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I'm struggling here to read these two haikus on my teacups. One horizontal row is one cup. All others I have are reading right to left, guess these ones go same way. All others have also been Matsuo Basho poems. Any tips would be welcome! A little hint, picture A4 rightmost thingy has been "の" and the character on A1 (leftmost image) is probably "mu" as in emptiness, is not part of the haikus usally. Thanks.

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This is my conclusion from the delightfully detailed answers I got from this discussion here. Thanks, guys! I have some more puzzles in my teacups set, I'll drop them in another time.enter image description here

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    Please remember to accept an answer if you believe your question is solved. – broccoli facemask - cloth Apr 16 at 4:16
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The problem is that the writing is not only old and cursive, but using a lot of obsolete variant kana (hentaigana) that you'd no longer see in the modern documents.

Using hentaigana supported by Unicode (a font that can display them or another is recommended), the writing on the two cups can be displayed as follows.

Basho haiku

Cup A reads:

□/の山/二丁/𛂜𛂻れ𛂞(?)/大悲/閣

or identifiable to this haiku:

花の山二町のぼれば大悲閣

The first character that probably is 花 is too radically stylized as an image of petals(?) to be recognized as a character on its own.

Cup B:

ゆく/春(𛁎)を/近江の/人と/を𛁅/𛃉/𛀴る

or

ゆく春を近江の人とをしみける (ゆく春を近江の人と惜しみける)


Without expertise knowledge, I have totally no idea about last couple of signs on both cups, sorry. But as I think I slightly see two grass components (艹) there, I could try guessing that it might be a stylized name of 芭蕉, or might be something completely different.

References:

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    @ broccoli forest, @DariusJahandarie I added a rendered version for those that haven't yet installed the hentaigana font. – Earthliŋ Apr 15 at 13:21
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    @Ringil I think it is intentional: the answer says The first character that probably is 花 is too radically stylized as an image of petals(?) to be recognized as a character on its own. so I guess □ just means that it cannot quite be deduced from the text and 花 is reverse-engineered from the actual poem. (I was actually wondering the same thing and left a similar comment earlier.) – Earthliŋ Apr 15 at 15:08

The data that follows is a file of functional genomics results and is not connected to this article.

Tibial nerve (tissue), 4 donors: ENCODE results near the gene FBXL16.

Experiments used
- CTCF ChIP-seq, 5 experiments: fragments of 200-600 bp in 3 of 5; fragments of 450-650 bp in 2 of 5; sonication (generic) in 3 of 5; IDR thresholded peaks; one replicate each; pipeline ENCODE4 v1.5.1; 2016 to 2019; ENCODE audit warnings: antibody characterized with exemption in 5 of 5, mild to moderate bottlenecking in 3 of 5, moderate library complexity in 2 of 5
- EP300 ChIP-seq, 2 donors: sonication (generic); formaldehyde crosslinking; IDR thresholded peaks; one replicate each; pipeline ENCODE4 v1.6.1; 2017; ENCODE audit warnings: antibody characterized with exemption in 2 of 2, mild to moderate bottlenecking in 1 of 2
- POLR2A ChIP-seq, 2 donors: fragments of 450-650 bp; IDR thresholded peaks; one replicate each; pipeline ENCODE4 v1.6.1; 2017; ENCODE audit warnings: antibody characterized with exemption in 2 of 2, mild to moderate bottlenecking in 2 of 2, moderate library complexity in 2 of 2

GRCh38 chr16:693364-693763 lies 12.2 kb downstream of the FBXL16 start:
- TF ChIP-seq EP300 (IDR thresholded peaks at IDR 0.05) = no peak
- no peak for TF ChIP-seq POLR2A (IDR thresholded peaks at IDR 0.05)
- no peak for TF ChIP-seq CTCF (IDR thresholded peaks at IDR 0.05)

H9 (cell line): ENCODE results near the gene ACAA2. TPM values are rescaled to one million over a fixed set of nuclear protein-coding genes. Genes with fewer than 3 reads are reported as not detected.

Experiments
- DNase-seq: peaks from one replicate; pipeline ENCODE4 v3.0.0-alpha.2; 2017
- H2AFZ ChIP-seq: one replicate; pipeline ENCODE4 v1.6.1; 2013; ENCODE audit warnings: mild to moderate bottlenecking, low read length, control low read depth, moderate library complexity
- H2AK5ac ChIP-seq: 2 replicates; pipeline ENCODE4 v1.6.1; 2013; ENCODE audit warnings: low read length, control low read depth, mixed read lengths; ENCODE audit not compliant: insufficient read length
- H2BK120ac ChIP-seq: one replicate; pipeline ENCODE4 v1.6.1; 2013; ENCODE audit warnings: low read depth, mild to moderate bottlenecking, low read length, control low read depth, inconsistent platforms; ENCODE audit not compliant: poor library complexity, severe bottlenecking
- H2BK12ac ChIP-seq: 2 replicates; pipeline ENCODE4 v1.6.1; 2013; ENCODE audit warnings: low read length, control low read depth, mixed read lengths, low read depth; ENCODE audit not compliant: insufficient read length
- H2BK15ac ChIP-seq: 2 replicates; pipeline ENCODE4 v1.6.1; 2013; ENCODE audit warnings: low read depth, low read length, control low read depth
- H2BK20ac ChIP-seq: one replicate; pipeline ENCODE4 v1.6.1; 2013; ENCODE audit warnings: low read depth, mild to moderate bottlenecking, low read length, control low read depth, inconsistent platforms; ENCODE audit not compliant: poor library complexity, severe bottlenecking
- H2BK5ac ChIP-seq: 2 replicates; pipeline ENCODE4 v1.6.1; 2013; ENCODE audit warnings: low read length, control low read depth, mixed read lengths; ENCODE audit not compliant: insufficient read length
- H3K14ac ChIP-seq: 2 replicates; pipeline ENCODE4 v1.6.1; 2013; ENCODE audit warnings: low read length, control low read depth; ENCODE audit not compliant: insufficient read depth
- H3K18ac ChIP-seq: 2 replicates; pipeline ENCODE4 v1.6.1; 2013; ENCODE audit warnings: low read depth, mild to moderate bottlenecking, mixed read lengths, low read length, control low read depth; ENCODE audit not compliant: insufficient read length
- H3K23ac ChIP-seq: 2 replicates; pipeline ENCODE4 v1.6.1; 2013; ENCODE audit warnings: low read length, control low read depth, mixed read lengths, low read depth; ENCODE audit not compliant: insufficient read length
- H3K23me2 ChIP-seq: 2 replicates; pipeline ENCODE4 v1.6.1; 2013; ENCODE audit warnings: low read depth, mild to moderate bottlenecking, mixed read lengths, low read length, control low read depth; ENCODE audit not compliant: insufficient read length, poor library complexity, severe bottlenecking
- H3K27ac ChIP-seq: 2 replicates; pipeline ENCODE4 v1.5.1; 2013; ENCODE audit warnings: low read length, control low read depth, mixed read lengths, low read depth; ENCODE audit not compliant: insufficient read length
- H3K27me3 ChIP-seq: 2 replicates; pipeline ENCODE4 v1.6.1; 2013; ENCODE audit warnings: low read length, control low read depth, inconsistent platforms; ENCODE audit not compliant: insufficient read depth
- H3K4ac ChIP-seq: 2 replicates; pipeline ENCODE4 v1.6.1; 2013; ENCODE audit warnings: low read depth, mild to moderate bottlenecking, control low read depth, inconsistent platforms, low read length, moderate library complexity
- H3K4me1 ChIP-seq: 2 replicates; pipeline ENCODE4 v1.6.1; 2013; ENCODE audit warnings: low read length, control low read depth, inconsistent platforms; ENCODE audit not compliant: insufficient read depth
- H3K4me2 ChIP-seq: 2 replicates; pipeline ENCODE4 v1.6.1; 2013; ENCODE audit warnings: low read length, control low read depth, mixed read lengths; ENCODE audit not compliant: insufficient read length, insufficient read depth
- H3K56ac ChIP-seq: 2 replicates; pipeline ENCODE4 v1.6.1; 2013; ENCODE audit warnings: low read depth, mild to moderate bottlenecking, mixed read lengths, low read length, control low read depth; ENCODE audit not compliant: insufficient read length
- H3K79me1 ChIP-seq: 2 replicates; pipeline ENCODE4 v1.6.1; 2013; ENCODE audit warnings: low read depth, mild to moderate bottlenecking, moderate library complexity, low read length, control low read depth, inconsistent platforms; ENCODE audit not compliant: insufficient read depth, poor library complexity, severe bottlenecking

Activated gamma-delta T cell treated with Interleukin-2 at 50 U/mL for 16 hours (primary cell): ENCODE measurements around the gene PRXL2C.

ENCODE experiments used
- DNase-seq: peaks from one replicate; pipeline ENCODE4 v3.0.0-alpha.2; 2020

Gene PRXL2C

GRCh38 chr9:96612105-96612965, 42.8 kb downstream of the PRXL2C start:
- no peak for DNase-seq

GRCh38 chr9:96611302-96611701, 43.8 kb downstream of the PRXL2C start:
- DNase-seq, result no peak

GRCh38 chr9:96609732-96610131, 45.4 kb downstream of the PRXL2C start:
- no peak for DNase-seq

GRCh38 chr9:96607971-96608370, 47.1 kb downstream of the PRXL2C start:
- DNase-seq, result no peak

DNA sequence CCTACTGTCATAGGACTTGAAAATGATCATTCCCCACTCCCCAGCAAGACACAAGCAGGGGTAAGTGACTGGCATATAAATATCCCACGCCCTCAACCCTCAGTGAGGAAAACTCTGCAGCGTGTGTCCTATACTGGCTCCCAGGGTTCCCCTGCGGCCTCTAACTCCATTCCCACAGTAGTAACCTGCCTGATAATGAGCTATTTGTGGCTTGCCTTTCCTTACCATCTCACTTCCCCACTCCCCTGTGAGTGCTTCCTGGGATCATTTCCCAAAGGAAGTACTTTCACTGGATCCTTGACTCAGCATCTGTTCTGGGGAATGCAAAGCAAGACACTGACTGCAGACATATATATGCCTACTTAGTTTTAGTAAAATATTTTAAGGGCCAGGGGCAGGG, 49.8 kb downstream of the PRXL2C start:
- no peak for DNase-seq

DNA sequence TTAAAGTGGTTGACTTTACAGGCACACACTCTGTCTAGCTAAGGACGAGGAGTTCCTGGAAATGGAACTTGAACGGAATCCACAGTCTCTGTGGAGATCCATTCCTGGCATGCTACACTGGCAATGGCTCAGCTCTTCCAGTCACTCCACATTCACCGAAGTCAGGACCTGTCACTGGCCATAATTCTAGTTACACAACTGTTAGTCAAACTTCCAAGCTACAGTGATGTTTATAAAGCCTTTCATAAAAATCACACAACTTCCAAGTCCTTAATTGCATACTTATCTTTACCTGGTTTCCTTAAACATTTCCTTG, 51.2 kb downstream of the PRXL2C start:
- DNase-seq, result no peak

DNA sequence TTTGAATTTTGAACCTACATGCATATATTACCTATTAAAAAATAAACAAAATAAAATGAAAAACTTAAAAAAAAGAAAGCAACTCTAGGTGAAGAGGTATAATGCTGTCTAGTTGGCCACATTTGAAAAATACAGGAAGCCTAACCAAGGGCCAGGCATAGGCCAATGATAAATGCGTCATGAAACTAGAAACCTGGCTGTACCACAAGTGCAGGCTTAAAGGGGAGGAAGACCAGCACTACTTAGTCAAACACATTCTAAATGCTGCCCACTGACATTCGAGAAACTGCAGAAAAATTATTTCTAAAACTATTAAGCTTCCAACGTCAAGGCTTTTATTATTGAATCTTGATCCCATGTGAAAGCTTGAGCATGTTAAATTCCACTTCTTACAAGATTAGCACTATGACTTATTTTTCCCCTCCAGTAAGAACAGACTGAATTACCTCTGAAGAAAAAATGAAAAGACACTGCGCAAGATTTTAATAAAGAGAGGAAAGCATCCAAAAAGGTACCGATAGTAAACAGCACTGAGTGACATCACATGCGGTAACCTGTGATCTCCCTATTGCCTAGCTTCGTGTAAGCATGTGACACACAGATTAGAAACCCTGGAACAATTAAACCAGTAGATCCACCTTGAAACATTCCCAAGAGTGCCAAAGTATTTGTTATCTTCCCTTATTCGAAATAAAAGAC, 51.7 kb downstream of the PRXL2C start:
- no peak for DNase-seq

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    @Earthliŋ Wow, thank you for the drastic improvement! – broccoli facemask - cloth Apr 16 at 3:26
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    @Earthliŋ btw is there any chance we can include a hentaigana woff in the site's custom style? – broccoli facemask - cloth Apr 16 at 3:40
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    @broccolifacemask-cloth You're very welcome =) I guess it's technically possible to include a hentaigana woff as part of the userscript, but the woff file is at 167kb already three times as big as our furigana engine (57kb). I'm not so tech savvy, but I could imagine that loading an extra 167kb on every page isn't really warranted at the moment. (We only have 6 questions tagged [hentaigana] and the screenshot I added to your question is only 35kb, so it isn't really a problem for this answer either. Besides, viewing hentaigana at the standard font size is not so great in the first place...) – Earthliŋ Apr 16 at 6:23
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As a complement to answer above, the old Japanese writing has thrown another monkey wrench into your way to conquering the Japanese literal world: Kuzushiji. So, you get to make sure aren't any of those symbols kuzushiji. Basically, kuzushiji are cursive style characters, but they can be so far from the printed forms that it may take an expert or a well-trained neural network to recognize them, let alone semantically interpret them.

There is a good article about these two

Hentaigana: How Japanese Went from Illegible to Legible in 100 Years

In fact, to recognize the symbols is not easy. For example, it is estimated that only 0.01% of modern Japanese natives can read Kuzushiji. So all those old literature, letters and graphic novels are still waiting to be interpreted.

Kaggle even launched a machine learning competition to deal with Kuzushiji:

Kuzushiji Recognition in Kaggle

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    Minor point, Kaggle just gets paid to host competitions. The group(s) that actually launched it are the Center for Open Data in the Humanities, The National Institute of Japanese Literature, and The National Institute of Informatics. – mbrig Apr 15 at 21:09

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